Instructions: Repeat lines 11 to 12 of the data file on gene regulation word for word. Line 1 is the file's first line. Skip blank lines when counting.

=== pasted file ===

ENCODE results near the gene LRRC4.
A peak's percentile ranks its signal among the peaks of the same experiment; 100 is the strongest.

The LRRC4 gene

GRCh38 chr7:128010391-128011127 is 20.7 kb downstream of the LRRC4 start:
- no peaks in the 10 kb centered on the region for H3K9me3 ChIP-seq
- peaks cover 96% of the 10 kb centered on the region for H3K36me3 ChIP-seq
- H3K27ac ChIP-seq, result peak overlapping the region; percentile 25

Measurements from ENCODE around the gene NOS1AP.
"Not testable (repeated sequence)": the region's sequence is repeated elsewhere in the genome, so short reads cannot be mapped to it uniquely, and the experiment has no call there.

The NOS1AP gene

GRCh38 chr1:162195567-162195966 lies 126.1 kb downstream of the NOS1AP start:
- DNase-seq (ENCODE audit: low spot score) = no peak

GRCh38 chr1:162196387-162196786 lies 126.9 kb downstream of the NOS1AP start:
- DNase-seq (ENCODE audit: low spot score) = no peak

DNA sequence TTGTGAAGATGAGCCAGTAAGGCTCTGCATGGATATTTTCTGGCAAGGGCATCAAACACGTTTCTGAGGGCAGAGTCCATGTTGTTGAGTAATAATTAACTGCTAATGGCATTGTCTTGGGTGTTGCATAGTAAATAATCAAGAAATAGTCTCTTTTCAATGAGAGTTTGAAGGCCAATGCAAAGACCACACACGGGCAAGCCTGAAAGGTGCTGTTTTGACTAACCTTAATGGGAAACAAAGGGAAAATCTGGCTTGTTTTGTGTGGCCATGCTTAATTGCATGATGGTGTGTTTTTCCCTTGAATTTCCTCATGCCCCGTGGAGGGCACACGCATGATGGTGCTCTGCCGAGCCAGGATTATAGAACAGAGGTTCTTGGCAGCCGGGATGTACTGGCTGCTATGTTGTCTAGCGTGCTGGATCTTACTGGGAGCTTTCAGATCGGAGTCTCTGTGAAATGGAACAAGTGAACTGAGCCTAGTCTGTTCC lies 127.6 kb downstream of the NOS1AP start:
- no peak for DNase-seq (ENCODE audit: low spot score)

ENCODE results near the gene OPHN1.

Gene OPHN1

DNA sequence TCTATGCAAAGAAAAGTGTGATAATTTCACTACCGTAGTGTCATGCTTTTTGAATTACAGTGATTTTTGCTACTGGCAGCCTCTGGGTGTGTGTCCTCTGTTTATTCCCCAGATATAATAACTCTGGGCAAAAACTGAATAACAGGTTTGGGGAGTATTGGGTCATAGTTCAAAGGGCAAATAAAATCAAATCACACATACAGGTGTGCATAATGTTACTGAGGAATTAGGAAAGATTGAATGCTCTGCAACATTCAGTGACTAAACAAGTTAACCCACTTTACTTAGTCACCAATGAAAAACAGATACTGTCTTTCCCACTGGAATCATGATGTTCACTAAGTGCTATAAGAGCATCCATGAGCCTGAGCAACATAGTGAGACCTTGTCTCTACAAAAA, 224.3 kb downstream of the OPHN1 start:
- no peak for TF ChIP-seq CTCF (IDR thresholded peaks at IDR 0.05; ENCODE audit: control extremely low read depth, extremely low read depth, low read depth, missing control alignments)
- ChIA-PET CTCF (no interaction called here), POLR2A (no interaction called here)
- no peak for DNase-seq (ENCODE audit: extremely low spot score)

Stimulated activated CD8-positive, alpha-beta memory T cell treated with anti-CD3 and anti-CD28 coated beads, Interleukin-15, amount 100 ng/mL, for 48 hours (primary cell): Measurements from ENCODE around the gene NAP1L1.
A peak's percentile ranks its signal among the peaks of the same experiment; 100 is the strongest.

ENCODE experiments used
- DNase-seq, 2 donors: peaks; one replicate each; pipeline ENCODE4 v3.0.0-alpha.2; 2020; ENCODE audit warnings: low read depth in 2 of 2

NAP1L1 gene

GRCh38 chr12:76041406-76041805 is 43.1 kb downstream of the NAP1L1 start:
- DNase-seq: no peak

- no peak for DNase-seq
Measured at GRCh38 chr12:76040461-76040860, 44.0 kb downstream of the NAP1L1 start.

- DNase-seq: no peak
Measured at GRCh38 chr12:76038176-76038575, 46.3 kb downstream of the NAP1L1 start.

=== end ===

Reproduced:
GRCh38 chr1:162195567-162195966 lies 126.1 kb downstream of the NOS1AP start:
- DNase-seq (ENCODE audit: low spot score) = no peak